Stephen Blane is a solicitor advocate and partner at Urquharts in Edinburgh, an accredited specialist in professional negligence law and a member of the Society’s Pursuers’ Panel

Stephen Blane - headshotWhat made you pursue a legal career?

It’s hard to pinpoint exactly what made me choose law. When I was at school I was intending to study engineering at university, but when the time can to submit applications I decided that I wanted to hedge my bets; I knew a couple of people who had studied law and enjoyed it so I thought “I’ll give that a go”! That was 33 years ago…

Can you tell us about your career path to date?

I have been in litigation since the first day of my traineeship in 1991, with the exception of a stint of about four weeks or so, and in Edinburgh throughout that time apart from a short spell in the Borders when I was about three or four years qualified. I have been very fortunate in that I have worked with and for some excellent lawyers, one of whom in particular (I won’t name him but if he reads this I suspect he will know who I mean!) had a huge influence on me in terms of how to be a solicitor. Years later I still sometimes ask myself “Is this how he would do it?” when confronted with a problem.

I was encouraged to apply for extended rights of audience by two solicitor advocates that I was working with at the time, and I saw it as an opportunity to test myself as well as (hopefully) developing further skills and knowledge.

When I joined Urquharts in 2003 I was, as it turned out, brought in to take over from Alastair Thornton, who was a recent past President of the Society. Alastair was one of the original members of the Pursuers' Panel, so the opportunity was there to take over from him on the panel as well – I saw that as an interesting and rewarding field to develop. Solicitors make mistakes; everybody does. What is important is that clients have access to someone who is both willing to deal with those mistakes and seek redress for them as appropriate, and also has the skills and experience to do so.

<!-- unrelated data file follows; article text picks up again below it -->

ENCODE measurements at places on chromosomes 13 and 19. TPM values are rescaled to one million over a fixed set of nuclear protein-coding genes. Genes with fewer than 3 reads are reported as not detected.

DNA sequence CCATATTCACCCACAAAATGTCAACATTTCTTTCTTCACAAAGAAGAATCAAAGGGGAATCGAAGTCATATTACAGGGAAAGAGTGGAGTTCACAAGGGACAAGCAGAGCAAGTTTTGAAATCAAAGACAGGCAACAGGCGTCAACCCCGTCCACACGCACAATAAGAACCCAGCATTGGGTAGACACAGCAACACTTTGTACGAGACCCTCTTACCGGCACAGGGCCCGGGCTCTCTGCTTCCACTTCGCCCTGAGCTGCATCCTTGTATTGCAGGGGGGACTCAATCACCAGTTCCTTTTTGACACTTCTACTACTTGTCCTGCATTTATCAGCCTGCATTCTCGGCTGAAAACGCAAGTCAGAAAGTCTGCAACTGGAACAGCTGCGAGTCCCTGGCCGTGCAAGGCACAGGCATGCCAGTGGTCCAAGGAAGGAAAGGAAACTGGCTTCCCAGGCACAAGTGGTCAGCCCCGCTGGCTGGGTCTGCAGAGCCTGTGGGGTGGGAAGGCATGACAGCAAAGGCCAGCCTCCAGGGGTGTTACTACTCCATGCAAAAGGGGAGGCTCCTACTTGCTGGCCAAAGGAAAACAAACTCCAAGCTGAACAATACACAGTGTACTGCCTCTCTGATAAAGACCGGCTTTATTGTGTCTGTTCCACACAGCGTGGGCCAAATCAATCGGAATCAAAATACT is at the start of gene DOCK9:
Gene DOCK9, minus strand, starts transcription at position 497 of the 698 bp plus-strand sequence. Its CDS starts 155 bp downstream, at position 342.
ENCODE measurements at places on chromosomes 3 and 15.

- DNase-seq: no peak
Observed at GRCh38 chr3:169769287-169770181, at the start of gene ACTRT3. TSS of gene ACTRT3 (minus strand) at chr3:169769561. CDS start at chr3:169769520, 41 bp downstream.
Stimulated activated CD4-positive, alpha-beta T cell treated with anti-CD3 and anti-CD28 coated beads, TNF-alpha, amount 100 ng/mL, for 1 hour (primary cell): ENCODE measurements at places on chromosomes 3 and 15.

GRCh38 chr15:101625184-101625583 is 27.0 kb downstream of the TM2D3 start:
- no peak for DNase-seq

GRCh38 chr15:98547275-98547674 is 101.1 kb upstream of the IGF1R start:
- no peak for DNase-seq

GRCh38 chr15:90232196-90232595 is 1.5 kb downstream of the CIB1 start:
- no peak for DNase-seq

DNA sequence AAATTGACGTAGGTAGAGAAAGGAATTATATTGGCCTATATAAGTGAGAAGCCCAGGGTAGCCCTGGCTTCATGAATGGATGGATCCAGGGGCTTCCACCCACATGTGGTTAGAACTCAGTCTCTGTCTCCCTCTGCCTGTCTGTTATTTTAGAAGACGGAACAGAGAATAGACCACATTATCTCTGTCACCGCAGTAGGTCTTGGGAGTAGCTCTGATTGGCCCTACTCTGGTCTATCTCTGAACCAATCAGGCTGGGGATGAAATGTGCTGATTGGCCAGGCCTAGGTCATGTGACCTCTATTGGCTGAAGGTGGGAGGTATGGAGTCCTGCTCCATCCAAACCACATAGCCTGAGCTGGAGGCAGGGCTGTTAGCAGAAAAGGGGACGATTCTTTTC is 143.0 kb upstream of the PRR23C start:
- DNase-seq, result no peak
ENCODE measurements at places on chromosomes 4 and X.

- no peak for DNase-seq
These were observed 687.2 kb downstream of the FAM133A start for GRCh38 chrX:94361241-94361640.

It was not a difficult decision to apply for accreditation when my particular specialism was offered. It offers some level of reassurance to a client who may feel that they have already been let down by the profession, that this is someone they can trust to deal with the situation for them.

Have your perceptions of the Society changed since you joined the Pursuers’ panel?

More than anything I have gained a wider understanding of the range of different issues that the Society has to deal with.

What are the main issues that you think the Society has to address at the moment?

The question of the Society standing up for and promoting the profession as well as being a regulatory body is one which always stands out; the increasing level of regulation and compliance, money laundering being just one example; and the need to ensure that the profession remains relevant to society as a whole, and can meet society’s needs.

What’s your top tip for new lawyers?

Two, probably. Keep a good work-life balance – working longer hours than a colleague doesn’t make you a better lawyer than they are. And don’t be in too much of a rush to specialise in too narrow a field.

What keeps you busy outside of work?

I have become a Middle Aged Man In Lycra over the last few years, so I like to get out on my road bike when I can – the effort of pedalling up some of Scotland’s hills keeps thoughts of the office out of my head for a few hours at least! I had set myself a challenge to complete my first century ride last year to mark my 50th birthday, so it was a real buzz to tick that off my list on a hot day in the New Forest.

 

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